How far can a state go to promote its view on abortion? Not as far as California, the Supreme Court ruled this week in National Institute of Family and Life Advocates v. Becerra.
In an opinion written by Justice Clarence Thomas, the court held that California’s law requiring pro-life pregnancy centers to advertise the state’s free or low-cost abortions likely violates the First Amendment of the U.S. Constitution. The court also ruled that another part of the same law placing onerous disclaimer requirements on unlicensed centers’ own ads “unduly burdens protected speech.”
The court is sending the case back to the lower court to reevaluate the centers’ claims under the correct standard.
Two regulations were at issue in this case. The first mandates that licensed medical facilities post information in their facilities about the state’s abortion services, and the other requires unlicensed facilities that provide counseling, education, free clothes and baby supplies to include a lengthy message disclosing that they are not licensed medical facilities in their advertisements. The court found both of these regulations troubling under the First Amendment.
California is certainly entitled to express its view on abortion. But the Supreme Court explained that the state ran afoul of the First Amendment’s free-speech guarantee by forcing centers to advertise “the very practice [they] are devoted to opposing” thereby contradicting their own speech. This law is “presumptively unconstitutional,” the court noted, unless California can prove it is “narrowly tailored to serve compelling state interests.”
The state knows it can’t meet that high standard, so it argued that the court should apply a deferential standard of review to its law. The court rejected California’s plea that it carve out from First Amendment protection a category called “professional speech.” The court forcefully explained that speech is “not unprotected merely because it is uttered by ‘professionals’” (such as “doctors, lawyers, nurses, physical therapists, truck drivers, bartenders, barbers, and many others”) and runs the “inherent risk that the Government seeks not to advance a legitimate regulatory goal, but to suppress unpopular ideas.”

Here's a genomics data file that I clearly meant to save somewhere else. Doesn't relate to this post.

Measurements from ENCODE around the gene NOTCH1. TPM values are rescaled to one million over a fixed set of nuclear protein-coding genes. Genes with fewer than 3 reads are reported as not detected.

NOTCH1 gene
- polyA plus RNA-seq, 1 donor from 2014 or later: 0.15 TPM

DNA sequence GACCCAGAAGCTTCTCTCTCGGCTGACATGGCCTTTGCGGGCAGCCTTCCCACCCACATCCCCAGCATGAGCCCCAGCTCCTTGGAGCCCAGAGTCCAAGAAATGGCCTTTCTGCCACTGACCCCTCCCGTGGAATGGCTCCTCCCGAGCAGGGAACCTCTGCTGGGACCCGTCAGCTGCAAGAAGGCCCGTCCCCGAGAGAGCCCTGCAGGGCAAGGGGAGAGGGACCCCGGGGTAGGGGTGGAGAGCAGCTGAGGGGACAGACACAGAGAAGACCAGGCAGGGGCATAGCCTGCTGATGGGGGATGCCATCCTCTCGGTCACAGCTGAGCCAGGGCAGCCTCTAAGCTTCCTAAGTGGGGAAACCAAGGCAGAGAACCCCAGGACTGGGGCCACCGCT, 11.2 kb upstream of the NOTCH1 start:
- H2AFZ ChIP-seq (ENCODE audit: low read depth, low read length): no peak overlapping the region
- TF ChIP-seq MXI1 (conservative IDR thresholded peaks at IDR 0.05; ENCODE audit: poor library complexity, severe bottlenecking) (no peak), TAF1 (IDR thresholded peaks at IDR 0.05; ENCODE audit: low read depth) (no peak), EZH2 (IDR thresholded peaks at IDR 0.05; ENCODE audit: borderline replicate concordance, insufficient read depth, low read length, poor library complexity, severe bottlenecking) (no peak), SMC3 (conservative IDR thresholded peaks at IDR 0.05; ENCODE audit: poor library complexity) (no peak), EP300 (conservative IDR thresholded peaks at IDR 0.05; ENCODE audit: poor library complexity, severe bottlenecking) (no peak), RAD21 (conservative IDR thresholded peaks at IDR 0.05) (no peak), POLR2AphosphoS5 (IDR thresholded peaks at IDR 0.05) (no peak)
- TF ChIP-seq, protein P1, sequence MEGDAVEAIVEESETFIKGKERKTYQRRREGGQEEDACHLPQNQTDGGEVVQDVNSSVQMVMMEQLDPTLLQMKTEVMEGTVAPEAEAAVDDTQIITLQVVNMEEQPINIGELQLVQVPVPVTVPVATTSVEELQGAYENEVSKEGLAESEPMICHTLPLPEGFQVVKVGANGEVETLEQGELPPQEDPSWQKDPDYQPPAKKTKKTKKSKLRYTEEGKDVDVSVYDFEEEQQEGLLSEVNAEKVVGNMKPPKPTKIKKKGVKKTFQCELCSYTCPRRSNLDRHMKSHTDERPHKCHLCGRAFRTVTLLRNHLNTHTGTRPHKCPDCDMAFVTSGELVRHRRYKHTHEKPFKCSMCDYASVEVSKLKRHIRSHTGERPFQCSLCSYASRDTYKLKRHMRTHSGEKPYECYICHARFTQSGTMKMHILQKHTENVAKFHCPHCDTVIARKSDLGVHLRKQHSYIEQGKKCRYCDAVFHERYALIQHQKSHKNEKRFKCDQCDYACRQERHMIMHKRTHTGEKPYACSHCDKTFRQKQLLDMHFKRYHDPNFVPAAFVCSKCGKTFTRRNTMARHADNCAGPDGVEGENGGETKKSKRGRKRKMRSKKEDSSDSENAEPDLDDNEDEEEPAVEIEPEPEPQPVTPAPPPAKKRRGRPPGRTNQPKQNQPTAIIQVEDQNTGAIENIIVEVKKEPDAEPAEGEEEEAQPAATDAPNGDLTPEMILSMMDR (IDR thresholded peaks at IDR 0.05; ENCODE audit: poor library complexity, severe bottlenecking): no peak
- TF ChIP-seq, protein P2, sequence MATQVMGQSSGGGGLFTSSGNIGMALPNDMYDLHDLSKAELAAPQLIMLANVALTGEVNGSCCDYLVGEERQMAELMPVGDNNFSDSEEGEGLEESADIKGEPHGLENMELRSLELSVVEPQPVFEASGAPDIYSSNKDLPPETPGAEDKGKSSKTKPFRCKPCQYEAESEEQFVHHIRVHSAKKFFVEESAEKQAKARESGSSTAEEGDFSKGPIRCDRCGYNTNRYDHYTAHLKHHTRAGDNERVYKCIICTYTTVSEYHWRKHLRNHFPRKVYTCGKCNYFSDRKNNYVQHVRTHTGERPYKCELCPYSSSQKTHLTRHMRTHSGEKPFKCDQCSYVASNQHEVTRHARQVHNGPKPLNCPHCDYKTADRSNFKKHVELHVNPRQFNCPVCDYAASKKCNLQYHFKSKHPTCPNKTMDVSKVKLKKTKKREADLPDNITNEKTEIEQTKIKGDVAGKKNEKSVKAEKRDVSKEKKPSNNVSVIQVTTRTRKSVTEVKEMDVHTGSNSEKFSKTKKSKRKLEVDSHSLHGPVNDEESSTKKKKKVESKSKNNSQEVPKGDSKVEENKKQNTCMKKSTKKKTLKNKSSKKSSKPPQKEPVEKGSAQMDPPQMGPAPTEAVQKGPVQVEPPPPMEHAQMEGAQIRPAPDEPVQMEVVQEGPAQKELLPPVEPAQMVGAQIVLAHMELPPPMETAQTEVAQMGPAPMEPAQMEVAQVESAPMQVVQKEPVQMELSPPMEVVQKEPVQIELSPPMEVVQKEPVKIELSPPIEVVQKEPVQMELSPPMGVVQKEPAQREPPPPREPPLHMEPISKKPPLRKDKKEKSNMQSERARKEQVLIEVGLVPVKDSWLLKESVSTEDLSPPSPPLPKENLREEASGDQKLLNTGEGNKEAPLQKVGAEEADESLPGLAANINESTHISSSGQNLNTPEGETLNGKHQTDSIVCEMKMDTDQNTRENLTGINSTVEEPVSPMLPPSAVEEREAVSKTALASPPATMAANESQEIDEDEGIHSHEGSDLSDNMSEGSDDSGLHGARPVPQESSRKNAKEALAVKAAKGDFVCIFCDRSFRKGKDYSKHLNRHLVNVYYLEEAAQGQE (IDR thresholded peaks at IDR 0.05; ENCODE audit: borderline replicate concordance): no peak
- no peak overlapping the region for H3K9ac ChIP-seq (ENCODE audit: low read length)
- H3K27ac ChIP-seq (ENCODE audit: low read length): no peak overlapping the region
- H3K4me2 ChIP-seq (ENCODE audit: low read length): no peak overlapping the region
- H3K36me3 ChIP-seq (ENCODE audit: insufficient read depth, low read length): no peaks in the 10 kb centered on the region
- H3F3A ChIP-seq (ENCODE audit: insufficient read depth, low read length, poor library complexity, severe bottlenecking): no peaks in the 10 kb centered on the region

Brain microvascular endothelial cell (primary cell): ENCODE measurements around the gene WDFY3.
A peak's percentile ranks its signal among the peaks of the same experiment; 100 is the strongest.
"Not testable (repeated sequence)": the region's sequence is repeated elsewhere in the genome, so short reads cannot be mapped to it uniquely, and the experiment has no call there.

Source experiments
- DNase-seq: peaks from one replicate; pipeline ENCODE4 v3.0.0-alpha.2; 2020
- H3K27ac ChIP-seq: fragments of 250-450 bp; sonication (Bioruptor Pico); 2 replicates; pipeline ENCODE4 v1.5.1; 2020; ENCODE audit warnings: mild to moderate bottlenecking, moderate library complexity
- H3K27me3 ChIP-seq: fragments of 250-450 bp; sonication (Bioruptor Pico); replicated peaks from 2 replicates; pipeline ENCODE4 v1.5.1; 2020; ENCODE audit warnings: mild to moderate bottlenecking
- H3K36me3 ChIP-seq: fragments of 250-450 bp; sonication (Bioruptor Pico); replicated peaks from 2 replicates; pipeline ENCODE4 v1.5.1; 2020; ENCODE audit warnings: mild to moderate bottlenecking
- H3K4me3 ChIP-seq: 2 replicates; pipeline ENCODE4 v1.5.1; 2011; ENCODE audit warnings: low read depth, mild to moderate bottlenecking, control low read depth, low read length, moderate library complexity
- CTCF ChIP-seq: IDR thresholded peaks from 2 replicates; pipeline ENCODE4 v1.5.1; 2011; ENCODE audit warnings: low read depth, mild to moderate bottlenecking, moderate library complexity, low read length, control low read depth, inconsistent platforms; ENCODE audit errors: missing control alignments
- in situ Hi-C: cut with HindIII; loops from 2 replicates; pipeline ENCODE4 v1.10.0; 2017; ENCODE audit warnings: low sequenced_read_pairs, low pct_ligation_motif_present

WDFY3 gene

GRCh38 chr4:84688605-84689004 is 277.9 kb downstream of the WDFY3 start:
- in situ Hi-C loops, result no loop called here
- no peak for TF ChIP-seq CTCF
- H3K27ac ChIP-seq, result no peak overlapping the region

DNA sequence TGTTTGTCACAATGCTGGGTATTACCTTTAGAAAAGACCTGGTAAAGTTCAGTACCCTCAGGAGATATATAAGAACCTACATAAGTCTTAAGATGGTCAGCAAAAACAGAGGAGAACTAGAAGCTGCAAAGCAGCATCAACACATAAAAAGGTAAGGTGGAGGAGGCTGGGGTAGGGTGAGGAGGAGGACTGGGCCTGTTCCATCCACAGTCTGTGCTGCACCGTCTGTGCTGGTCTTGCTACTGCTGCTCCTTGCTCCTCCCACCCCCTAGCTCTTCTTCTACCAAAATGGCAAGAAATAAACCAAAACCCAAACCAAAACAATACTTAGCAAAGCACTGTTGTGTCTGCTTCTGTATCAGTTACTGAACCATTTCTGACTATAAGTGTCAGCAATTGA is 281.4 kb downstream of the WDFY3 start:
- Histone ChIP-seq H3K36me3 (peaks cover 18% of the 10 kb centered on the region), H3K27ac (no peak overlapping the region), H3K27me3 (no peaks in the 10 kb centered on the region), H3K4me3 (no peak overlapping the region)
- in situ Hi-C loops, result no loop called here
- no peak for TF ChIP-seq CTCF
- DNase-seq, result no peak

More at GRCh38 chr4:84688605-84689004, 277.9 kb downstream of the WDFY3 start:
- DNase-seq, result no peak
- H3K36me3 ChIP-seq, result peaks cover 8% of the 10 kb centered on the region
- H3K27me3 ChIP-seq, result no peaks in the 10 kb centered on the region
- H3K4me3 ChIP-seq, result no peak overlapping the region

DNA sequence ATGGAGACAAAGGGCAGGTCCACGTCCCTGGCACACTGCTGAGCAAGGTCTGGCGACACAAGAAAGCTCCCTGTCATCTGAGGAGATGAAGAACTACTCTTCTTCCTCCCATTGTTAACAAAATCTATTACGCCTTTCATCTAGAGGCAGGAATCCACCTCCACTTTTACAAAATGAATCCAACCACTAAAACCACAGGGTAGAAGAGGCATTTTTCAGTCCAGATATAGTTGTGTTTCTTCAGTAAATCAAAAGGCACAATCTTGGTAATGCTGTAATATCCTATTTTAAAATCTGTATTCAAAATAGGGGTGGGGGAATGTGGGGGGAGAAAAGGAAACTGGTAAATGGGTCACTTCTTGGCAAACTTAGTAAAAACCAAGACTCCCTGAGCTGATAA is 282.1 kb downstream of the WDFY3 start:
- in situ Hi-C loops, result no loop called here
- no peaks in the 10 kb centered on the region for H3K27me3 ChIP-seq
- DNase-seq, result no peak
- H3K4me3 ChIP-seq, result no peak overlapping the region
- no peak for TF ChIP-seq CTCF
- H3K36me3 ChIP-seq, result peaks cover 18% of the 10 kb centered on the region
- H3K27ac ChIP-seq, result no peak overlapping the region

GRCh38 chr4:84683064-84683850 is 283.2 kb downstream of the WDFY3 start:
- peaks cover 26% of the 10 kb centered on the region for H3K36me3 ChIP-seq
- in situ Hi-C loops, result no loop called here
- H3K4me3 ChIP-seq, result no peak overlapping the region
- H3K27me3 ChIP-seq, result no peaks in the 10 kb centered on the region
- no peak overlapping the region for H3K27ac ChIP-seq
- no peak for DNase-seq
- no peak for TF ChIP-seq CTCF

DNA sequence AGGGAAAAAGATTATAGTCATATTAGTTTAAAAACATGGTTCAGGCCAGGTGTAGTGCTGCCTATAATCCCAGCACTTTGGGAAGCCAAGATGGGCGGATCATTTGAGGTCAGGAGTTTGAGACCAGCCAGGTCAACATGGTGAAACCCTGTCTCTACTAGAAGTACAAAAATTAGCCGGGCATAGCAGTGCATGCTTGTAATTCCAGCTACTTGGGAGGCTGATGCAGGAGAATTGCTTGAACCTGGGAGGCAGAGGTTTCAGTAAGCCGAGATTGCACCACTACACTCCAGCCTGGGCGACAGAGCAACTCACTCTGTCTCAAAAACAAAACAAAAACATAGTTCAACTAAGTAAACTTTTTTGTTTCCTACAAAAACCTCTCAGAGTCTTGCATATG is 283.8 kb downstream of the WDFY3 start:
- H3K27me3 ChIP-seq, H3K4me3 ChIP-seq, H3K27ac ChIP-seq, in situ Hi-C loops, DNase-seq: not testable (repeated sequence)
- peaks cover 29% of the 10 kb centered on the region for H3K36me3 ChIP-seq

The court also declined to treat California’s law as a regulation of “commercial speech,” which merely requires businesses to disclose factual, noncontroversial information about their services. As the court pointed out, the state’s requirement “in no way relates to the services that licensed clinics provide” and involves abortion, which is “anything but an ‘uncontroversial’ topic.”
The other part of the law, which ordered unlicensed centers to include a 29-word disclaimer in up to 13 languages and the same size as the text of the actual ad, didn’t fare much better. The court found this provision is unjustified and overly burdensome, concluding that it “drowns out the facility’s own message,” “targets speakers, not speech, and imposes an unduly burdensome disclosure requirement that will chill their protected speech.” The only justification California put forward for this requirement was to ensure women know whether they are seeing a licensed medical professional. But as the court pointed out, California denied at the oral argument this spring that women “go into [these facilities] and they don’t realize what they are.”
Now the case returns to the lower court, which will have to evaluate the centers’ challenge under the high standard for free-speech claims. This case has implications far beyond the debate over abortion, and the court made clear that so-called “professional” speech is simply that – speech – and it must be accorded the same level of respect granted to other protected activities.
This piece originally appeared in the Orange County Register